European journal of clinical microbiology & infectious diseases : official publication of the European Society of Clinical Microbiology, 40, 2171--2176
October, 2021

Performances of automated digital imaging of Gram-stained slides with on-screen reading against manual microscopy.

Fischer, Adrien, Azam, Nouria, Rasga, Lara, Barras, Valérie, Tangomo, Manuela, Renzi, Gesuele, Vuilleumier, Nicolas, Schrenzel, Jacques, Cherkaoui, Abdessalam

<p>The objective of this study was to evaluate the performances of the automated digital imaging of Gram-stained slides against manual microscopy. Four hundred forty-three identified Gram-stained slides were included in this study. When both methods agreed, we considered the results as correct, and no further examination was carried out. Whenever the methods gave discrepant results, we reviewed the digital images and the glass slides by manual microscopy to avoid incorrectly read smears. The final result was a consensus of multiple independent reader interpretations. Among the 443 slides analyzed in this study, 101 (22.8%) showed discrepant results between the compared methods. The rates of discrepant results according to the specimen types were 5.7% (9/157) for positive blood cultures, 42% (60/142) for respiratory tract specimens, and 22% (32/144) for sterile site specimens. After a subsequent review of the discrepant slides, the final rate of discrepancies dropped to 7.0% (31/443). The overall agreement between the compared methods and the culture results reached 78% (345/443) and 79% (349/443) for manual microscopy and automated digital imaging, respectively. According to culture results, the specificity for automated digital imaging and manual microscopy were 90.8% and 87.7% respectively. In contrast, sensitivity was 84.1% for the two compared methods. The discrepant results were mostly encountered with microorganism morphologies of rare occurrence. The results reported in this study emphasize that on-screen reading is challenging, since the recognition of morphologies on-screen can appear different as compared to routine manual microscopy. Monitoring of Gram stain errors, which is facilitated by automated digital imaging, remains crucial for the quality control of reported Gram stain results.</p>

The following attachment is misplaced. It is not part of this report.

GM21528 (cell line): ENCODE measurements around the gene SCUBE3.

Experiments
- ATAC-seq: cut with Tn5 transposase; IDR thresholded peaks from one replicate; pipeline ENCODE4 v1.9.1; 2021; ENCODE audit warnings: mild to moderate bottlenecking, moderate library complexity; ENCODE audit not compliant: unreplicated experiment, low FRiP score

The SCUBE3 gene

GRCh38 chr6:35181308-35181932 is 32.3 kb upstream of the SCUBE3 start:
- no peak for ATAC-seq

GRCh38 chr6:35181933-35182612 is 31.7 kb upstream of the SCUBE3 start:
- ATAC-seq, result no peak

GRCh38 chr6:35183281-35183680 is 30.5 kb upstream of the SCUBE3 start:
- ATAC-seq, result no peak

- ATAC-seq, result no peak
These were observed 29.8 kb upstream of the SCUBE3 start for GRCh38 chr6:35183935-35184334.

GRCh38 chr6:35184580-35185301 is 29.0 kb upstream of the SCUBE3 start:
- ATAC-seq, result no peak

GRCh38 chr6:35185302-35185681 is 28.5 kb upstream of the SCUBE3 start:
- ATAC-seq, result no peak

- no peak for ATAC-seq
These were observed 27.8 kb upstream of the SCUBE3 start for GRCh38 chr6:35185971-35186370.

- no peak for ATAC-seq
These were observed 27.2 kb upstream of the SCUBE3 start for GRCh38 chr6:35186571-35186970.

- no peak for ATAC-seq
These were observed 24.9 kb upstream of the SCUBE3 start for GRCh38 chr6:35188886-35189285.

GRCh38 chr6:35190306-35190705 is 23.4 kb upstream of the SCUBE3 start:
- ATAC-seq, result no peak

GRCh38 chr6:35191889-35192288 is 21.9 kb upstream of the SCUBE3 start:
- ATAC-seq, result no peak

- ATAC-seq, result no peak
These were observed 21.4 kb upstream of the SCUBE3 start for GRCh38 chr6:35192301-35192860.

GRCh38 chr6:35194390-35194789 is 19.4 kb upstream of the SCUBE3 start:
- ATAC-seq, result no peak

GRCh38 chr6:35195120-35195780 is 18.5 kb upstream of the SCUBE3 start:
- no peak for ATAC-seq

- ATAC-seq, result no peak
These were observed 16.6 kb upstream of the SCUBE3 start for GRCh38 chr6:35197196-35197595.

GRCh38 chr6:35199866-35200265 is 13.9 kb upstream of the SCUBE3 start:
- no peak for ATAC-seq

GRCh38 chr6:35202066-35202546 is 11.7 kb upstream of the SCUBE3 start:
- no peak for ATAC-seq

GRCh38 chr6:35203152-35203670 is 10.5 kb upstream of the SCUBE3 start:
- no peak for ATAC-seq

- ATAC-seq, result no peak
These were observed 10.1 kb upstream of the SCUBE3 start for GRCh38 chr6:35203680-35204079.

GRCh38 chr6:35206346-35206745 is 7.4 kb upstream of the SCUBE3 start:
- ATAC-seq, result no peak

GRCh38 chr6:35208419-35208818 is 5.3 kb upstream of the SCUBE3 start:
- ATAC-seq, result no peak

Digital object identifier (DOI): 10.1007/s10096-021-04233-2

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